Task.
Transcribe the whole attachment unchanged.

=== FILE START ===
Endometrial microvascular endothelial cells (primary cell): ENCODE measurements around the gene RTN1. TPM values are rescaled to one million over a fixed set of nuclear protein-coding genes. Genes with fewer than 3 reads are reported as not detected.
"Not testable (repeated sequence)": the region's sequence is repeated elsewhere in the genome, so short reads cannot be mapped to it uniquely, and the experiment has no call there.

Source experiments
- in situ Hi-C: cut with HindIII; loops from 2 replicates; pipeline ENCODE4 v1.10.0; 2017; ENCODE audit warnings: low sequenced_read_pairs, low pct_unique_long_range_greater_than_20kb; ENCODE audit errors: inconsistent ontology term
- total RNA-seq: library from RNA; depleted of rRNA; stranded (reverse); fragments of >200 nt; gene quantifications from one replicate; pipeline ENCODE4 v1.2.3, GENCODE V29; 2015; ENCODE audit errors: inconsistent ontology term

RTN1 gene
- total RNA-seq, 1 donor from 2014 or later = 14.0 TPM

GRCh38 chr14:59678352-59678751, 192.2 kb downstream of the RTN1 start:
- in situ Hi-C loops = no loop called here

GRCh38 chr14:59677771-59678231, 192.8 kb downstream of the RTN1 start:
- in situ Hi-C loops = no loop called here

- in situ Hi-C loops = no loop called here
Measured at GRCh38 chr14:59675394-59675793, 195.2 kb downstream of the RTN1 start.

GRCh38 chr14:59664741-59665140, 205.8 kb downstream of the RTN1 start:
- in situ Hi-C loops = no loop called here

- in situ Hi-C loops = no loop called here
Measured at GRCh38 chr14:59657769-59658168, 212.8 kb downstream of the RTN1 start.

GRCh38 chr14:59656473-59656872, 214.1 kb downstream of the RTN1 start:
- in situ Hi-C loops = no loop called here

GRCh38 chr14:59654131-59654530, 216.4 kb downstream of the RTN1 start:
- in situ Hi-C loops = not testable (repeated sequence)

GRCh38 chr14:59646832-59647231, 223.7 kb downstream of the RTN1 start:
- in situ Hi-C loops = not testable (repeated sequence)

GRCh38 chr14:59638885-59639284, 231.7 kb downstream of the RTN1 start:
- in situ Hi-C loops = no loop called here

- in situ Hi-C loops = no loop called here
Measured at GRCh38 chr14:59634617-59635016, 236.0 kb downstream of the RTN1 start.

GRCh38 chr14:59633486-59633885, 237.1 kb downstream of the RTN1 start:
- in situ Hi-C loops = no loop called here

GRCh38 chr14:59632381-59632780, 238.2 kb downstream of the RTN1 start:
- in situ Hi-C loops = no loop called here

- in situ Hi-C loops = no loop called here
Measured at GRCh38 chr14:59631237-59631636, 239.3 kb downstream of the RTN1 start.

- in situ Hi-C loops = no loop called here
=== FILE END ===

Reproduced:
Endometrial microvascular endothelial cells (primary cell): ENCODE measurements around the gene RTN1. TPM values are rescaled to one million over a fixed set of nuclear protein-coding genes. Genes with fewer than 3 reads are reported as not detected.
"Not testable (repeated sequence)": the region's sequence is repeated elsewhere in the genome, so short reads cannot be mapped to it uniquely, and the experiment has no call there.

Source experiments
- in situ Hi-C: cut with HindIII; loops from 2 replicates; pipeline ENCODE4 v1.10.0; 2017; ENCODE audit warnings: low sequenced_read_pairs, low pct_unique_long_range_greater_than_20kb; ENCODE audit errors: inconsistent ontology term
- total RNA-seq: library from RNA; depleted of rRNA; stranded (reverse); fragments of >200 nt; gene quantifications from one replicate; pipeline ENCODE4 v1.2.3, GENCODE V29; 2015; ENCODE audit errors: inconsistent ontology term

RTN1 gene
- total RNA-seq, 1 donor from 2014 or later = 14.0 TPM

GRCh38 chr14:59678352-59678751, 192.2 kb downstream of the RTN1 start:
- in situ Hi-C loops = no loop called here

GRCh38 chr14:59677771-59678231, 192.8 kb downstream of the RTN1 start:
- in situ Hi-C loops = no loop called here

- in situ Hi-C loops = no loop called here
Measured at GRCh38 chr14:59675394-59675793, 195.2 kb downstream of the RTN1 start.

GRCh38 chr14:59664741-59665140, 205.8 kb downstream of the RTN1 start:
- in situ Hi-C loops = no loop called here

- in situ Hi-C loops = no loop called here
Measured at GRCh38 chr14:59657769-59658168, 212.8 kb downstream of the RTN1 start.

GRCh38 chr14:59656473-59656872, 214.1 kb downstream of the RTN1 start:
- in situ Hi-C loops = no loop called here

GRCh38 chr14:59654131-59654530, 216.4 kb downstream of the RTN1 start:
- in situ Hi-C loops = not testable (repeated sequence)

GRCh38 chr14:59646832-59647231, 223.7 kb downstream of the RTN1 start:
- in situ Hi-C loops = not testable (repeated sequence)

GRCh38 chr14:59638885-59639284, 231.7 kb downstream of the RTN1 start:
- in situ Hi-C loops = no loop called here

- in situ Hi-C loops = no loop called here
Measured at GRCh38 chr14:59634617-59635016, 236.0 kb downstream of the RTN1 start.

GRCh38 chr14:59633486-59633885, 237.1 kb downstream of the RTN1 start:
- in situ Hi-C loops = no loop called here

GRCh38 chr14:59632381-59632780, 238.2 kb downstream of the RTN1 start:
- in situ Hi-C loops = no loop called here

- in situ Hi-C loops = no loop called here
Measured at GRCh38 chr14:59631237-59631636, 239.3 kb downstream of the RTN1 start.

- in situ Hi-C loops = no loop called here